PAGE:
Different battlegrounds, similar concerns? The “history wars” and the teaching of history in Australia and England

Peterson, A. (2016) Different battlegrounds, similar concerns? The “history wars” and the teaching of history in Australia and England. Compare: A Journal of Comparative and International Education, 46 (6). pp. 861-881. ISSN 0305-7925.

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Abstract

Debates about the purpose and content of history education in schools have been prevalent in most Westernised democratic nations over the last thirty years. At expense are essential questions concerning national identity/ies, competing narratives and the aims of history education. The impact of “history wars” have been felt within both Australia and England, as conservative commentators – including politicians and historians – have raised concerns about the depth and effectiveness of history education and have sought to make significant changes to the history curriculum for schools. This analysis examines the history wars in Australia and England, exploring the view that history education has been in danger and/or crisis and examining the curricular implications of a move toward greater recognition of national narratives. It raises some essential tensions that remain regarding two aspects of history teaching in both nations – (i) historiography and (ii) chronological understanding.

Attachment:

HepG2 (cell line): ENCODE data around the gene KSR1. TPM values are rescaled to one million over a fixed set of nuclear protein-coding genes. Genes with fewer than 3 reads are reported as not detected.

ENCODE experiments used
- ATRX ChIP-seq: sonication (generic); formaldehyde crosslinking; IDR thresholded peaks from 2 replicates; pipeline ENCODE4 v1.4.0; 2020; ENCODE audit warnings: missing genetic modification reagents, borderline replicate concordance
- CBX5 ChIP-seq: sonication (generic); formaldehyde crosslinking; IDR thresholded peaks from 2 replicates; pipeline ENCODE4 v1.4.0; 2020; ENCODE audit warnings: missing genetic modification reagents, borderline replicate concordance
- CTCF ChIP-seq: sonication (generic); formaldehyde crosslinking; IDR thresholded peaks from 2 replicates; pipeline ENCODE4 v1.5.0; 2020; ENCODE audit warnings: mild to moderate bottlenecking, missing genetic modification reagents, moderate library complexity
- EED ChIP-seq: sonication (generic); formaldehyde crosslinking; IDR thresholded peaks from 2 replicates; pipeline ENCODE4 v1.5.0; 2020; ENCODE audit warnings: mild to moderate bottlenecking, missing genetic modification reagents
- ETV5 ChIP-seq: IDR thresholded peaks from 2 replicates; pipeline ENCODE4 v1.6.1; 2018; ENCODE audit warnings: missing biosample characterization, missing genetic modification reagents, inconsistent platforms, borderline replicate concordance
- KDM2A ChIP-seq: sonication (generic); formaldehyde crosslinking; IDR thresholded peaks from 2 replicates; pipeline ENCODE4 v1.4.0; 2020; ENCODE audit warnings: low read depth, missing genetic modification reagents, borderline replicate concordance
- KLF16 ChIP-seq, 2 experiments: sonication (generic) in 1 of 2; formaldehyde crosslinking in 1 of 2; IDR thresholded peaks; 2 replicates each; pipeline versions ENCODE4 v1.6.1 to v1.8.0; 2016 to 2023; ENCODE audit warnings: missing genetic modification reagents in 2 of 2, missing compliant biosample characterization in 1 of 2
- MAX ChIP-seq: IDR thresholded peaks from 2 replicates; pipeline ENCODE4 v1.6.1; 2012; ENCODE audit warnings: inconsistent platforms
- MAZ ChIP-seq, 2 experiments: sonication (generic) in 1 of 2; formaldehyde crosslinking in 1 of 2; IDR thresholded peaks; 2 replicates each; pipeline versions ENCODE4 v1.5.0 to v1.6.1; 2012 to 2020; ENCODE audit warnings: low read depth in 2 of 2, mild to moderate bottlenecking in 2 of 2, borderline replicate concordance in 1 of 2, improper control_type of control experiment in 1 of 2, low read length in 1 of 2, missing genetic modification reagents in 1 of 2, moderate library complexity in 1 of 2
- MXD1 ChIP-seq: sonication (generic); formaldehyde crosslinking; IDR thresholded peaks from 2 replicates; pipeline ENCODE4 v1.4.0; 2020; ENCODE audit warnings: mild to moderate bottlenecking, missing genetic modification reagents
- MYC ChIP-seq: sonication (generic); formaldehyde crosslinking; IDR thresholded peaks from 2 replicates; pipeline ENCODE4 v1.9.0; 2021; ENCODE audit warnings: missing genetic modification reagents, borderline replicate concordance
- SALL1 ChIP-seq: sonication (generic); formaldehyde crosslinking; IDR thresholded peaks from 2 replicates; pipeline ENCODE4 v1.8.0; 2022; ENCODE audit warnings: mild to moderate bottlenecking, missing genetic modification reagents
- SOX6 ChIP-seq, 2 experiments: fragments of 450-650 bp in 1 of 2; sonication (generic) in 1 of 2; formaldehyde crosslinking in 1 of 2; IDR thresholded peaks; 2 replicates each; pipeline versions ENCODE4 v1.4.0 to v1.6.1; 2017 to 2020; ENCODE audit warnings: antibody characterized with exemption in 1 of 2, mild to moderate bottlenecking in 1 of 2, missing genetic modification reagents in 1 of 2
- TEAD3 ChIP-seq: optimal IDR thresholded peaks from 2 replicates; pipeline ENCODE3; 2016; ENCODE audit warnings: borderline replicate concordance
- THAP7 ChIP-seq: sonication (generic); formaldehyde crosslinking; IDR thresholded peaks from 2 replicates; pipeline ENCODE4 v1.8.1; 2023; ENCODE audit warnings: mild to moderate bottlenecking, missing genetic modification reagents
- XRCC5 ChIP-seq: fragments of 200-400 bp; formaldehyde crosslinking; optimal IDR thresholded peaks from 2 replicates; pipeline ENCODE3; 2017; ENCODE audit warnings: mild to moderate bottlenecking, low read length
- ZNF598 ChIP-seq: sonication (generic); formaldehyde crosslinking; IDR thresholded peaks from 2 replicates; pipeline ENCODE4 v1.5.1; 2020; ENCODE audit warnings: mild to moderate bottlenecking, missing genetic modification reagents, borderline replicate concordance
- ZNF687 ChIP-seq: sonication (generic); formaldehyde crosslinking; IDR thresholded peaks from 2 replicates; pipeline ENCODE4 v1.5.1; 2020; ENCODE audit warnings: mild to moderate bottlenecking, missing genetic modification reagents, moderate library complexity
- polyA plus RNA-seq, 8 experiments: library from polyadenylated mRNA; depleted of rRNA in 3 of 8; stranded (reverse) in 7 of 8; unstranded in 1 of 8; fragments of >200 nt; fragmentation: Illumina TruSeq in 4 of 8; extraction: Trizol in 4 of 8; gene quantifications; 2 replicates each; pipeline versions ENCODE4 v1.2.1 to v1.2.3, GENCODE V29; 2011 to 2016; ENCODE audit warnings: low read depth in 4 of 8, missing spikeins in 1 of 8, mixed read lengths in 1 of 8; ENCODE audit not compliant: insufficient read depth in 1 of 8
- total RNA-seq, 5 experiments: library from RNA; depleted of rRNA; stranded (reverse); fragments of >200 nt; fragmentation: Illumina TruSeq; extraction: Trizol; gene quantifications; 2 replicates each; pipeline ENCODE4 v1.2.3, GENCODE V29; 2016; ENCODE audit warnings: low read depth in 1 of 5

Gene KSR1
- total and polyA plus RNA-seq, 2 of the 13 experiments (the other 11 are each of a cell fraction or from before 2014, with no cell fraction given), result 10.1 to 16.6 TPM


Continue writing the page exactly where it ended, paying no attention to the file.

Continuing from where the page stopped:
Item Type: Article
Subjects: L Education
L Education > LB Theory and practice of education
L Education > LB Theory and practice of education > LB1603 Secondary Education. High schools
Divisions: Faculty of Education
Depositing User: Professor Andrew Peterson
Date Deposited: 18 Oct 2016 14:24
Last Modified: 15 Feb 2017 00:32
URI: https://create.canterbury.ac.uk/id/eprint/15007

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Last edited: 29/06/2016 12:23:00